Tip of the Week #136: Unordered Containers

Originally posted as TotW #136 on June 23, 2017

by Matt Kulukundis

“Sometimes, when the material is really good, you put expectations on yourself to make it the best possible show. You’re not just serving up the regular hash and doing your job and going home.” — Peter Dinklage

Introducing absl::*_hash_map

There is a new family of associative containers in town. They boast improvements to efficiency and provide early access to APIs from C++17. They also provide developers with direct control over their implementation and default hash functions, which is important for the long term evolution of a code base. New code should prefer these types over std::unordered_map. All of the maps and sets in this family have APIs that are nearly identical to std::unordered_map, so transitioning to them is easy.

For every absl::*_hash_map there is also an absl::*_hash_set; however, the diagrams will only depict the map case and we will often refer to just the map.

absl::flat_hash_map and absl::flat_hash_set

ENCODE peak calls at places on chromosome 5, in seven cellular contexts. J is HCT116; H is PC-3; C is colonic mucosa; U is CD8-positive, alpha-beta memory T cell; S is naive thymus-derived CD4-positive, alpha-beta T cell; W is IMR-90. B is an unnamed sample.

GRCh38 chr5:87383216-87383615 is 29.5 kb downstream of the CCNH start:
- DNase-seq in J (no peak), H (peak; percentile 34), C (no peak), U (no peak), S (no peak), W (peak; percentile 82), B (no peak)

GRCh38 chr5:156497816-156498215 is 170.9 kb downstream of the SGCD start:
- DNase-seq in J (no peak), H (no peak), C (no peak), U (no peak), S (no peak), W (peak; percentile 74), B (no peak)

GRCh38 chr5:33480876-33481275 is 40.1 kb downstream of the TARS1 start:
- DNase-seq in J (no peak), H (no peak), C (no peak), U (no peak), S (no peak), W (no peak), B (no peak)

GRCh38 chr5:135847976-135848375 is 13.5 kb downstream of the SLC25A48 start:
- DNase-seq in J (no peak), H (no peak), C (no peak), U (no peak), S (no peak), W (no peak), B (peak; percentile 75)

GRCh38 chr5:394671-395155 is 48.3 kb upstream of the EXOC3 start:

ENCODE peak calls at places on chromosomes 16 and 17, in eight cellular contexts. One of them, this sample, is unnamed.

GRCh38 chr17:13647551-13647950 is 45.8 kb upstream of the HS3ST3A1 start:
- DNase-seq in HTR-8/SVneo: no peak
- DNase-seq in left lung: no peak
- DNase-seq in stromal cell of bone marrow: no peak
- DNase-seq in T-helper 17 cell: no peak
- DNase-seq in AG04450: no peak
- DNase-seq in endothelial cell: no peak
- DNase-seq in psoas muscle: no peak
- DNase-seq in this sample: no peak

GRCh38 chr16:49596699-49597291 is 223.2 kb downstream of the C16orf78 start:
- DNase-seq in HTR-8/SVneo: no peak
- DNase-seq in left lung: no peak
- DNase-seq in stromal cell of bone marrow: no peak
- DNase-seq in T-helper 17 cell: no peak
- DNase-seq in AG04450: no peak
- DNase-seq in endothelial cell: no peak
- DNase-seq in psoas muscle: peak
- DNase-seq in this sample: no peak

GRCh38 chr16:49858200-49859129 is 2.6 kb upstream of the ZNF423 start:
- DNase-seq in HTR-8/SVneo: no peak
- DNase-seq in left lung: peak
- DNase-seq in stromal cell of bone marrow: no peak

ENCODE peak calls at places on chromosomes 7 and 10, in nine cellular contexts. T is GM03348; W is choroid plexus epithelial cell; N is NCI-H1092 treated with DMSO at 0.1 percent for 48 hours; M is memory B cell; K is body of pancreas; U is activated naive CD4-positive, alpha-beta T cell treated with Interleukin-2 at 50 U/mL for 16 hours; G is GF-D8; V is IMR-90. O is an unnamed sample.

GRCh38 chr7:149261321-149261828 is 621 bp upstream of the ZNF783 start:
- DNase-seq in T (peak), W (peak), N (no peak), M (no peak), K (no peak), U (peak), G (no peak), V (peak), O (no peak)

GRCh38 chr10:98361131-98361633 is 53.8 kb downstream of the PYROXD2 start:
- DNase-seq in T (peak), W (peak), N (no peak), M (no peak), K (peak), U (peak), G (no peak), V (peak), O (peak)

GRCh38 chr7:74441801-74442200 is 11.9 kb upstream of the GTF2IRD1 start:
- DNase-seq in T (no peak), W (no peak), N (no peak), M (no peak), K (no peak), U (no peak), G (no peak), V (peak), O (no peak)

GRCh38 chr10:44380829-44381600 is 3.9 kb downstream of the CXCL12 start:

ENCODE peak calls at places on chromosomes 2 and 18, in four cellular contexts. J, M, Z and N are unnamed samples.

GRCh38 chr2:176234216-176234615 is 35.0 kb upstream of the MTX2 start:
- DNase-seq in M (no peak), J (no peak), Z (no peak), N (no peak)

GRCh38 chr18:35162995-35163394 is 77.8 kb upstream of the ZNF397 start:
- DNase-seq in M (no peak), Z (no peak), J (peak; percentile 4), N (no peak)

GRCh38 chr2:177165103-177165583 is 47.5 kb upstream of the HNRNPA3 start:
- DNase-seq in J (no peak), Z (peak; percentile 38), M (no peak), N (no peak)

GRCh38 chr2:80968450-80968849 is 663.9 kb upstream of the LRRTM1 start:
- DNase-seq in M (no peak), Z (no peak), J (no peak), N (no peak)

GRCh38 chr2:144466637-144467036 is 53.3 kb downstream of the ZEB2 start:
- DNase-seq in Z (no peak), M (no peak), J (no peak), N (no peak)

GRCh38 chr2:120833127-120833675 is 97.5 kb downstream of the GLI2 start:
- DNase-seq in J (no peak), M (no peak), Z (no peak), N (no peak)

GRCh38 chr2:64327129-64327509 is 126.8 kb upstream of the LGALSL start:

Flat Hash Map Memory Layout

These should be your default choice. They store their value_type inside the main array. Because they move data when they rehash, elements don’t get pointer stability. If you need pointer stability or your values are large, consider using absl::node_hash_map instead, or absl::flat_hash_map<Key, std::unique_ptr<Value>>, possibly.

absl::node_hash_map and absl::node_hash_set

Node Hash Map Memory Layout

These allocate their value_type in nodes outside of the main array (like std::unordered_map). Because of the separate allocation, they provide pointer stability (the address of objects stored in the map does not change) for the stored data and empty slots only require 8 bytes. Additionally, they can store things that are neither moveable nor copyable.

An alternative to node_hash_map<K, V> is flat_hash_map<K, std::unique_ptr<V>>, and similarly for node_hash_set.

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